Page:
Youth empowerment program can prevent childhood obesity

youth soccer
Credit: CC0 Public Domain

A first-of-its-kind study had Worcester youths create their own narratives about reducing sugary drink consumption, successfully leading to behavior changes and preventing excess weight gain.

A new led by Boston University School of Public Health (BUSPH) researchers is the first to use youth-produced narratives to empower youth to reduce and obesity risk. In the study, published in the International Journal of Behavioral Nutrition and Physical Activity, participants in the at the Boys and Girls Club (BGC) of Worcester and their parents consumed fewer sugary drinks and more water over a six-month period than children and parents at a demographically-similar BGC in a nearby city.

"Youth created their own narratives around why it was important for them—not their parents, teachers, or researchers like myself—to change the types of beverages they were ," says study lead author Dr. Monica Wang, assistant professor of community health sciences at BUSPH. "This type of empowerment strategy recognizes youth as experts in their own lives, and may be particularly engaging for youth of color."

After a training from Wang and her colleagues, BGC staff in the pilot study led an ethnically diverse group of nine- to twelve-year-old youths in activities that promoted replacing sugar-sweetened beverages with water, including blind taste tests of flavored water, a corner store scavenger hunt, and role play skits about ways to drink water and what to do when tempted by sugary drinks. The staff also guided the participants in creating written, audio, and video narratives to promote replacing sugar-sweetened beverages with water and provide strategies for doing so. The youths then taught their parents or guardians what they had learned each week, shared their narratives, and led a culminating BGC community event at the end of the six-week program.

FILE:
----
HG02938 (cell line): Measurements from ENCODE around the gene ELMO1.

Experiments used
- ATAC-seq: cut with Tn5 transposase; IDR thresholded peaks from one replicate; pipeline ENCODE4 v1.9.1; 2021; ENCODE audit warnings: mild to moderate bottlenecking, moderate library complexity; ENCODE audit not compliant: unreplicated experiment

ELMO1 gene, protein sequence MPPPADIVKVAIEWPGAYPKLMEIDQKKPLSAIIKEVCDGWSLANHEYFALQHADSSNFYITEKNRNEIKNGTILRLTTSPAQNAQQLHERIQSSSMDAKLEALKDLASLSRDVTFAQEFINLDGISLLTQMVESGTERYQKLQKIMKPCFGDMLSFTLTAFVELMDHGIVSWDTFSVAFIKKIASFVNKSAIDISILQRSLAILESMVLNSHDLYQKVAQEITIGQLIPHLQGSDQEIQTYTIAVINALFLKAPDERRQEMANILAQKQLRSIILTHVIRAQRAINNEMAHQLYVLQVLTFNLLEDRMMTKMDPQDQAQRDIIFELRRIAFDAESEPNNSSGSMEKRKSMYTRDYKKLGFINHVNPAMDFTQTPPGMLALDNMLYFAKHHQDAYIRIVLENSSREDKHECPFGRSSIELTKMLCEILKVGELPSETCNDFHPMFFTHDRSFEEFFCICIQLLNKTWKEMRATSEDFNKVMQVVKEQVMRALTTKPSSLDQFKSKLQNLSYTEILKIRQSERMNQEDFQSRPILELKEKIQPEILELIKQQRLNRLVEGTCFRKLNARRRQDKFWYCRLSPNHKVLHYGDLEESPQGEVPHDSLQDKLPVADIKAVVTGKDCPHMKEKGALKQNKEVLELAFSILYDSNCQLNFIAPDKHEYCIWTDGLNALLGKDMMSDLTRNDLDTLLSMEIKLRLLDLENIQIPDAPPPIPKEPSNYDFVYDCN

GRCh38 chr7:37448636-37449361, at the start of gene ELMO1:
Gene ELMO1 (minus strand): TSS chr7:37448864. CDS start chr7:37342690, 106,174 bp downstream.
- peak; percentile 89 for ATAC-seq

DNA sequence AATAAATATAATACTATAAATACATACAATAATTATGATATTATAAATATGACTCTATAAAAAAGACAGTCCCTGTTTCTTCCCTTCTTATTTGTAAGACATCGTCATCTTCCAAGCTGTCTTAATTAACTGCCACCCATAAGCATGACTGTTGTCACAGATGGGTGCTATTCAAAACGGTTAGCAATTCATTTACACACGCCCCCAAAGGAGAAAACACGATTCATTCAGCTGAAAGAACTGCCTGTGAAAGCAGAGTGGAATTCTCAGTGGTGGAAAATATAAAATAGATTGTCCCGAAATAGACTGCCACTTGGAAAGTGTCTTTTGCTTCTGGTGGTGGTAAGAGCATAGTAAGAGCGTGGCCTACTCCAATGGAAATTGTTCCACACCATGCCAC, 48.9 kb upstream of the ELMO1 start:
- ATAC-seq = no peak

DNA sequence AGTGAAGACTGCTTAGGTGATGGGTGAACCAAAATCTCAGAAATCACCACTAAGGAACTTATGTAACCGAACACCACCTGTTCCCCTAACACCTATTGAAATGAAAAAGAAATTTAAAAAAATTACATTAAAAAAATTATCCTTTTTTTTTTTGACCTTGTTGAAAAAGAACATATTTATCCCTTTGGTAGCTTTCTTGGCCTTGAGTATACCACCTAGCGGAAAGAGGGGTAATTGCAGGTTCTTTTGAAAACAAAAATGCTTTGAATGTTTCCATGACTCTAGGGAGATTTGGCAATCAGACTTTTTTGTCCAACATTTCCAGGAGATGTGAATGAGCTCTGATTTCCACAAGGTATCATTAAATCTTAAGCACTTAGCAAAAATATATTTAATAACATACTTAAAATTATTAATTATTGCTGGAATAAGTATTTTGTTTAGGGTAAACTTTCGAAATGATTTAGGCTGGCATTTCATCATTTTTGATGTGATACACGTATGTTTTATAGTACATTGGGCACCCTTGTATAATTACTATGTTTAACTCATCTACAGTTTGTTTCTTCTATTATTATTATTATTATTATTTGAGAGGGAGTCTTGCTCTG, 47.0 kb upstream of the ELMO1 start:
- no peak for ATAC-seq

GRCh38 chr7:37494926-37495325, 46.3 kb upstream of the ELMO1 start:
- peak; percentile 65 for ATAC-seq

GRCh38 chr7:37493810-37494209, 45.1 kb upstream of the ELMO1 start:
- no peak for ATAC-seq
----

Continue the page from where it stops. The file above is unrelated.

"Most obesity prevention programs target multiple behaviors, but we found that a youth empowerment program targeting one dietary behavior could prevent obesity risk among youth," Wang says. "Reducing through empowerment may be a promising starting point for families to engage in additional healthy eating efforts down the road."

Wang notes that 12 BGCs have expressed interest in the program for a future, larger-scale study.

Explore further

Children and teens who drink low-calorie sweetened beverages do not save calories

More information: Monica L. Wang et al, Reducing sugary drink intake through youth empowerment: results from a pilot-site randomized study, International Journal of Behavioral Nutrition and Physical Activity (2019). DOI: 10.1186/s12966-019-0819-0
Citation: Youth empowerment program can prevent childhood obesity (2019, August 1) retrieved 25 September 2022 from
This document is subject to copyright. Apart from any fair dealing for the purpose of private study or research, no part may be reproduced without the written permission. The content is provided for information purposes only.

Feedback to editors